After NewWeasel and Willingham sacked the program and in turn got the sack, and the Huskies hired Sarkisian, I drank the kool-aid and gave them a shot.  I confess, I was intrigued.  I sooo wanted to believe.  There was the miracle against USC in Husky Stadium, and the Cal and Apple Cup wins sandwiched around some almosts and might have beens,  and just terrible football.  How could a defense led by a nasty, mean looking SOB like Nick Holt be so ridiculously ridiculous? 

Yet, when Jake Locker re-upped instead of trekking off to the NFL I was intrigued and committed myself to watching once again.  I was, needless to say, disappointed.  the loss to BYU, the blowouts to Nebraska and the Arizona schools didn't sit well.  I didn't think I had enough digits to count the score I knew Oregon would run up on the Dawgs' hapless defense, but thankfully it remained well below the century mark.  As week ten of the season rolled around and the Huskies firmly mired at 3-6, needing to win all three of their final games to go to a bowl didn't leave me with much confidence.  That UCLA, Cal, and WSU were the Huskies' neighbors in Patsyland  didn't matter.  Two of those games were on the road, where UW hopes go to die.
The Cougs got used to variations on the Locker and Polk Show. 
Yet, Washington played more determined D against their Neuheisel nemesis and the Bears, and paired that with just enough offense to win.  It came down to the Apple Cup, a game so fraught with emotion the boys over at Sports Press NW called the Cup in favor of WSU 3-2.  Yes that same WSU with the 2-9 record.  I caught as much of the game as I could with a heart full of hope, and the Dawgs did indeed squeak out a win and should sometime today hear about their bowl destiny.
Jermaine Kearse showed why he can be a big time receiver with the winning touchdown.
 What does it all mean?  It means Jake Locker, an all-time good guy you just have to root for, goes out a winner.  It means UW goes to a bowl for the first time since 2002.  It shows some incremental improvement over last year, but it also unveils the considerable distance the program must cross before it joins the Pac-10's elite football programs.  Finally, as if to toss cold water on the whole business, Art Thiel writes that Sarkisian is now a marked man, a target for recruitment by other struggling  programs seeking a rapid rebuild with the big bucks needed to lure him away from Montlake.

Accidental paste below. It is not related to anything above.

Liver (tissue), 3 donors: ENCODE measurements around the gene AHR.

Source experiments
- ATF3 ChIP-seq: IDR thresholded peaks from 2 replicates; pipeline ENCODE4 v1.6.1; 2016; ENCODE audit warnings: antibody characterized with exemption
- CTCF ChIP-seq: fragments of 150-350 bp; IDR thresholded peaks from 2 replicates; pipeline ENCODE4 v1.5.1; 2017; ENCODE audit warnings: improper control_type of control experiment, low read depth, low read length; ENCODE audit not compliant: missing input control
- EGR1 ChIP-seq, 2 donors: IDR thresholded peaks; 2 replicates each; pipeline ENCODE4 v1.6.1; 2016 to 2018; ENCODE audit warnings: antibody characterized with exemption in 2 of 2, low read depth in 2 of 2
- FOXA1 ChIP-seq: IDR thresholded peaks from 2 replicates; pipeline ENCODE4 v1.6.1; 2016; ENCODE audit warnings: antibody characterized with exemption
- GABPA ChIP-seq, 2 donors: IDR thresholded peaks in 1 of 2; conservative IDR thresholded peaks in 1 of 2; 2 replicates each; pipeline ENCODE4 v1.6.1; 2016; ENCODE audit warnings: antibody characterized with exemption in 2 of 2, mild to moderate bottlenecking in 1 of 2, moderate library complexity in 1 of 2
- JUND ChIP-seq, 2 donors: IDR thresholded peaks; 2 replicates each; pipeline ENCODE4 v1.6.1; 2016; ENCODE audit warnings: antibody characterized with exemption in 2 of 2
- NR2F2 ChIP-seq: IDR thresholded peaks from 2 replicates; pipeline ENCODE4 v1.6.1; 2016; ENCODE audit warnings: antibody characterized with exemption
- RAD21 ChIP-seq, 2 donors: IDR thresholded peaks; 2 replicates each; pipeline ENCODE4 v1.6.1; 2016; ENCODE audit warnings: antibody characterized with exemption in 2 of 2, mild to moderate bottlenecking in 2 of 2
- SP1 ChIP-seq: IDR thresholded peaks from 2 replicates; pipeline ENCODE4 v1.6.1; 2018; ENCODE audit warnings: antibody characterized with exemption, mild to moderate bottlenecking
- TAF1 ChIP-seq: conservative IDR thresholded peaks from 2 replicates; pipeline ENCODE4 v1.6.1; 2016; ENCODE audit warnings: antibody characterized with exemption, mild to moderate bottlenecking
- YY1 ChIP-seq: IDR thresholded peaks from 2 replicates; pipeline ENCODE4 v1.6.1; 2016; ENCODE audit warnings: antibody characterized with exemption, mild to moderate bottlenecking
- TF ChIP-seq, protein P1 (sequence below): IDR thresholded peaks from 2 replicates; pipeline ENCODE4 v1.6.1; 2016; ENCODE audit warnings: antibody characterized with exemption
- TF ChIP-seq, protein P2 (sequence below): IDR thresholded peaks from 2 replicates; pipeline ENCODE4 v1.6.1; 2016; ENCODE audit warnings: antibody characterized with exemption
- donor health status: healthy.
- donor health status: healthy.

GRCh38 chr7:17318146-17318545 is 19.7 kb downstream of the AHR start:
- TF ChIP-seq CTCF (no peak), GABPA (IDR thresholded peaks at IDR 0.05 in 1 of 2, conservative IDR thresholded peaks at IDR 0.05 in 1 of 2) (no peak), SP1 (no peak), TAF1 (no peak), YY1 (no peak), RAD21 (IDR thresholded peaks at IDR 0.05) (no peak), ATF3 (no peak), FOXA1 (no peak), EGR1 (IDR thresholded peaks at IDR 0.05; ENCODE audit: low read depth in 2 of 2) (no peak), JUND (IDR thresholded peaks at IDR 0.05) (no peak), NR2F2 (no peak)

Sark and Wulf.  Here's  hoping they're both back at their jobs next year.

Saturday, December 4, 2010

What to do about catching. Where have you gone Dan Wilson?

Dan Wilson remains the best catcher in Mariner history

Dan Wilson retired from the Seattle Mariners in 2005.  He caught 1,237 games  over his 13 year career.  Wilson wasn’t blessed with Ivan Rodriguez’s arm or Johnny Bench’s bat.  He wasn’t a big guy-tall at 6’3”, but only 190 lbs., 15 pounds lighter than Rodriquez and 20 pounds lighter than Lance Parrish, but he was a great defensive catcher, blocking the plate and lassoing balls in the dirt with the best in the game. In his 14 seasons with Seattle, he allowed 42 total past balls. To compare, Johnny Bench, a Hall of Fame catcher, caught about 500 more games, and allowed 94.  Perhaps Wilson’s greatest talent was his ability to work with pitchers and stay on the same page with them.  He called a great game. Though Wilson was not a great bat, he hit enough to keep himself in the lineup, and surrounded by great hitters for much of his career-Edgar Martinez, Ken Griffey,Jr., Alex Rodriguez, Jay Buhner and a swarm of somewhat less talented power bats, Wilson’s other strengths were much more important.
Wilson, second from left with teammates Jay Buhner, Randy Johnson, Edgar Martinez and Ken Griffey,Jr in 2010


The foregoing is list of the catchers who have filled in for or tried to replace Wilson since the 2002 season.  Each of them is eminently forgettable.   With the possible exception of Johjima, none showed the consistency, leadership, defensive prowess, or bat needed to win the position and keep it over the long haul. 

Last year the Mariners started the season with Rob Johnson and Adam Moore on their major league rosters.  Both had fine minor league careers.  Johnson hit .300 his last full year in the minors,  and showed a little power and speed.  Unfortunately , a series of injuries rendered Johnson unable to sufficiently block balls in the dirt, and off-season surgery after the 2009 season didn’t helpt.    Though Johnson was praised by pitchers, his .191/.293/.282 and nine passed balls in 60 games resulted in a return to Tacoma

Right behind him was the highly regarded Moore, a big guy with a big bat. .  Moore was hurt off and on and played only 61 games.  His numbers .193/.232/.294 and seven passed balls wasn’t an improvement.  Josh Bard actually turned in the most serviceable numbers, but he was injured mid season and played in only 39 games.  Bard is not on the M’s 40 man roster.